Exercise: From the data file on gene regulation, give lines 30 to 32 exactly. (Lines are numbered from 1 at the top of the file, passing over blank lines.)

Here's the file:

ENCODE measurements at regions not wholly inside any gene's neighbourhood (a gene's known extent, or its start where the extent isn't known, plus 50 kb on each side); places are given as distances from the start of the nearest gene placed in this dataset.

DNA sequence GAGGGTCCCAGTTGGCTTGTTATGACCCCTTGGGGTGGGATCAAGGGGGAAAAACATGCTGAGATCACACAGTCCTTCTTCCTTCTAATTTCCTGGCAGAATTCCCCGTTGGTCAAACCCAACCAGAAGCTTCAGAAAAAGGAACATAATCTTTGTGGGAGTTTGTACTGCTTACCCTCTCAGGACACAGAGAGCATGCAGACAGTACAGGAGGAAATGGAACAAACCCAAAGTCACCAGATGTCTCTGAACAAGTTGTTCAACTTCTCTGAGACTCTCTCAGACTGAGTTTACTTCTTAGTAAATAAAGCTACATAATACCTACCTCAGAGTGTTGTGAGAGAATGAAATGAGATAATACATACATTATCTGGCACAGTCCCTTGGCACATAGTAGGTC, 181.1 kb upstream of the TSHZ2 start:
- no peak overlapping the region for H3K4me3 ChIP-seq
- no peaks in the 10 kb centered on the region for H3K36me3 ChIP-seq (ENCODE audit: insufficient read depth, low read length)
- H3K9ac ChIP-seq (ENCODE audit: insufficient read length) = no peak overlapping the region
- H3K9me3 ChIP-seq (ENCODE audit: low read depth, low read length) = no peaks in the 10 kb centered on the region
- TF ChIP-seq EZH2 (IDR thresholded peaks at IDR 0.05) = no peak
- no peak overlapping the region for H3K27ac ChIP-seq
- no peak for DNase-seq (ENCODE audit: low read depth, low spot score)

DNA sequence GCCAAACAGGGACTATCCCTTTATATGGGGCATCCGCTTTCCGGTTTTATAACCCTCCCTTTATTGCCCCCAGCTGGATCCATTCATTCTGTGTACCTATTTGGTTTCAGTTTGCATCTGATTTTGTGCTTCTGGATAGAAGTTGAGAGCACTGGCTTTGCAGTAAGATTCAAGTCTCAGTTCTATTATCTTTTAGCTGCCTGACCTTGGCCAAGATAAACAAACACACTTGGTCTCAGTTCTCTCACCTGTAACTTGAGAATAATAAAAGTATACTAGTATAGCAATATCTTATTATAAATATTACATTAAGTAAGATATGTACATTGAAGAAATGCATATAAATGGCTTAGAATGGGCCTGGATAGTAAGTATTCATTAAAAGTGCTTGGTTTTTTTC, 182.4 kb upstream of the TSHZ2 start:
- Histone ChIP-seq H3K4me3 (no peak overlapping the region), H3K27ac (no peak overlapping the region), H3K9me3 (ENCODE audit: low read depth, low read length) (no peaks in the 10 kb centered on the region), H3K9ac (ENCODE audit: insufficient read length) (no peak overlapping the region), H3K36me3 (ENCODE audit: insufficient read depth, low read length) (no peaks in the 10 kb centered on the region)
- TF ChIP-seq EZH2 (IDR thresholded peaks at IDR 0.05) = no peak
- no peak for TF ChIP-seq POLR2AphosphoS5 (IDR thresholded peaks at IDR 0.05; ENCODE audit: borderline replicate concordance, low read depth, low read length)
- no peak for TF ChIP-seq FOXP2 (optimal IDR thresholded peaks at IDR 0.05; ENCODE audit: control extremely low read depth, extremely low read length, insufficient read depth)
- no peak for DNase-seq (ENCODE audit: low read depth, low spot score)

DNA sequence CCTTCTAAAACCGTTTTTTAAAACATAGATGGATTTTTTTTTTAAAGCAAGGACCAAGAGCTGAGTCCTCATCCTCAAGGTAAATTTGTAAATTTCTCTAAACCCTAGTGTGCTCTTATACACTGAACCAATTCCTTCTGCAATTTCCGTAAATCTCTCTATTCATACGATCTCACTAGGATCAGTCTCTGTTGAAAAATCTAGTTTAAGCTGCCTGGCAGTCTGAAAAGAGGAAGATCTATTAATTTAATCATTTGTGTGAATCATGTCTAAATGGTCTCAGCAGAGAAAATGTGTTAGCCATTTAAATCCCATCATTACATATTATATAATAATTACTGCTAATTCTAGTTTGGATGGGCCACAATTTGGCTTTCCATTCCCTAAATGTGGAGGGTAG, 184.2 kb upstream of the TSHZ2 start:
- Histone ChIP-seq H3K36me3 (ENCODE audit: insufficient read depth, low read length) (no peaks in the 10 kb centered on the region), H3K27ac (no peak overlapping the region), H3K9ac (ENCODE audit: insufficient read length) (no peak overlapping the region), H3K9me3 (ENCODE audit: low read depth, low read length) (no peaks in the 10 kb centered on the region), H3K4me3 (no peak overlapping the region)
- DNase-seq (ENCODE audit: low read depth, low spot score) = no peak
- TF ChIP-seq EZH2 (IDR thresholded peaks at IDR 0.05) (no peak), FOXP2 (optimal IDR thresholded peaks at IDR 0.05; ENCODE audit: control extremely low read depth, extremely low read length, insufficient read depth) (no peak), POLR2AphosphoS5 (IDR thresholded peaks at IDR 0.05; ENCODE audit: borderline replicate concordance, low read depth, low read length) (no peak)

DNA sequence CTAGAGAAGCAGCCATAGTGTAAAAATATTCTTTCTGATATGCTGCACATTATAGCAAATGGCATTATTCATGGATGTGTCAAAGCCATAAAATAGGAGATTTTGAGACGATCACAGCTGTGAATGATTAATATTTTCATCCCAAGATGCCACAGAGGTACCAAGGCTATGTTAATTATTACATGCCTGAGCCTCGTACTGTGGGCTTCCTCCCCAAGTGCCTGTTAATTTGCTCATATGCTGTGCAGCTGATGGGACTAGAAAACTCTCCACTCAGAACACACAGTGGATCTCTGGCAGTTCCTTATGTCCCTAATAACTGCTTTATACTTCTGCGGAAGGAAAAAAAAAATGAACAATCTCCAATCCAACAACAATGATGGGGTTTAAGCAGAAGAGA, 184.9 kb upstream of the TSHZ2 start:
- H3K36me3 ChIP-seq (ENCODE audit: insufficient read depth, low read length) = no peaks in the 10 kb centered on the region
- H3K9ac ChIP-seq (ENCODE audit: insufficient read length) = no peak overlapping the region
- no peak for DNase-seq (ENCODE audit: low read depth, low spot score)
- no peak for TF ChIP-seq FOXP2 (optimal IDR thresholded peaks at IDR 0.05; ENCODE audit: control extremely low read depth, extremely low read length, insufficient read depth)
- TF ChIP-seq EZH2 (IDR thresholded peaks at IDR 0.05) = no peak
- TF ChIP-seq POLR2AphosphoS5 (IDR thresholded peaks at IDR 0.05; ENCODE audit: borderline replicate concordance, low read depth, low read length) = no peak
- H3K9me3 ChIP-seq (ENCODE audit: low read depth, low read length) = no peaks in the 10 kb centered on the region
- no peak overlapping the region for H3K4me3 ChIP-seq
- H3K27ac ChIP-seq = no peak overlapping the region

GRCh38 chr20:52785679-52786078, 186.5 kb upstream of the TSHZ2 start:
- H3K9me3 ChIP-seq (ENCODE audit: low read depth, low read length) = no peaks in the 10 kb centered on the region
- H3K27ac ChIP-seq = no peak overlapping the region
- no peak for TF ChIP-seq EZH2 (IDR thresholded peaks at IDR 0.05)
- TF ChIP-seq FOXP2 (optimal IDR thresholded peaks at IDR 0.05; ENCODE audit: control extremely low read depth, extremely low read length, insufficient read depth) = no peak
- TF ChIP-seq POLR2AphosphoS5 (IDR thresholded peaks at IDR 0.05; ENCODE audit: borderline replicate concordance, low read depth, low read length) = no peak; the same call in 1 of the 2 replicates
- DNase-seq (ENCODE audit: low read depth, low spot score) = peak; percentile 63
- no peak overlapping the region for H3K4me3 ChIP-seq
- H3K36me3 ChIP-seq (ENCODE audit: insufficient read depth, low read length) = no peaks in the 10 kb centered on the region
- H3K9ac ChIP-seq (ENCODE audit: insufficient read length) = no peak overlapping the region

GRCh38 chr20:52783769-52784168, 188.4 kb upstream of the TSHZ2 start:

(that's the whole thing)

GRCh38 chr20:52785679-52786078, 186.5 kb upstream of the TSHZ2 start:
- H3K9me3 ChIP-seq (ENCODE audit: low read depth, low read length) = no peaks in the 10 kb centered on the region
- H3K27ac ChIP-seq = no peak overlapping the region